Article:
Hot Sauce

​It was one of those “low ball” nights, quiet, nothing going on, wife at yoga, boring cable news, had to fend for myself.  On those kinds of nights you don’t break out the gourmet, no need for a recipe book, don’t pull out the herbs and spices, leave the fresh in the fresh drawer, and for sure don’t thaw out a steak.

It’s not depression, it’s a lack of ambition—laziness.  Pull the junk out? No!  Across the street laid a better idea at the best hamburger joint in four counties.   Easy decision.  I was not a walker this particular evening, so I drove over, parked out front, and went in.  This time of evening the place was near deserted.  Older people eat early and this is a town full of older people.  At 7:30, just me, a family of four, and a couple sitting in the corner by a window occupied the place.

I placed my order for carry-out and sat down to wait the ten minutes or so.  Having nothing to do, I watched the two cooks and the family.  The cooks spent their time cooking, cleaning, and planning what they would do once we left.  The family was not particularly interesting, very nondescript.  The kids weren’t fussing and the parents were getting along okay, but not talking much.

However, the couple by the window did interest me.  A quite attractive lady, a real looker sat pensively.  She wasn’t a cowgirl, she had too much city class.  I wondered where she came from.

Her fellow—a quite different.  He was rather ordinary looking with no distinguishing features.  He didn’t seem to have enough class to fill a juice glass.  Ten minutes after you met him you wouldn’t be able to pick him out of a police lineup.  I wondered what brought this duo together.  Either he had money, she thought he had money, someone fixed them up or it was “E-Harmony” about to go bad.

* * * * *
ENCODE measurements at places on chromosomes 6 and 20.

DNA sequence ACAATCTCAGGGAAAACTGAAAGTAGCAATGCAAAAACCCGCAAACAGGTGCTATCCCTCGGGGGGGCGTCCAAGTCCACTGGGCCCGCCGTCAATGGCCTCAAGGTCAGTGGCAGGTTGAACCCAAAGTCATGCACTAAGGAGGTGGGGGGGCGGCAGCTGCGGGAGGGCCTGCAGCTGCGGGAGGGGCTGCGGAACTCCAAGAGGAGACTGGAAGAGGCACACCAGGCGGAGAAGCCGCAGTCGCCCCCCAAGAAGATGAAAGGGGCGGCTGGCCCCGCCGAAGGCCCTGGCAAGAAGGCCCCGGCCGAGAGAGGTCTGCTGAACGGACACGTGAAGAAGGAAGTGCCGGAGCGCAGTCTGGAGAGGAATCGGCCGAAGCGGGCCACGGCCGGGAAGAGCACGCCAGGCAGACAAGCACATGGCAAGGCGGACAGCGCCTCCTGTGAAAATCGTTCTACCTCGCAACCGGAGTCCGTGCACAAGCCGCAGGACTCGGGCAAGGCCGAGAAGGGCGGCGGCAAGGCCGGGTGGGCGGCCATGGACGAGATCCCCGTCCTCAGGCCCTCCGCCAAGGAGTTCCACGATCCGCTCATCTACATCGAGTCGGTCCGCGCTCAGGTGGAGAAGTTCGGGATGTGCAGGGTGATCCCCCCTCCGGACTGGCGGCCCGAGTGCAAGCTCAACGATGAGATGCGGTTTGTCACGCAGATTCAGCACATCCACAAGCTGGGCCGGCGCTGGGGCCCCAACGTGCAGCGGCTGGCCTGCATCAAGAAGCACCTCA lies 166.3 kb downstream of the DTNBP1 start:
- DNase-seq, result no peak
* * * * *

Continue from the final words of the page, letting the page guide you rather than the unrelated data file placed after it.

After a few minutes of what seemed like idle conversation lacking any humor and animation, the cook brought their burgers.  He ordered fries on the side and she ordered onion rings.  The cook also brought her a side order of jalapeño peppers in a bowl.  He traded a couple of fries for an onion ring and they actually fed each other.  After taking a bite of her burger, she gave her attention to the jalapenos

She offered him some but he turned her down.  She then took a bottle of Tabasco sauce and generously shook it on the peppers.  I think my mouth must have dropped open.  The peppers were hot, the Tabasco was hot and together I’m surprised they weren’t combustible. I’ve known many Tabasco users from my life in South Louisiana, but none who did what this lady did.  As she ate the pepper, she kept adding more Tabasco.  When she had eaten them all she hadn’t broken out in a sweat and looked none the worse for wear.

After leaving with my order, I decided I couldn’t care less about the relationship of these two misfits.  I was too much in awe of the attractive lady’s eating prowess.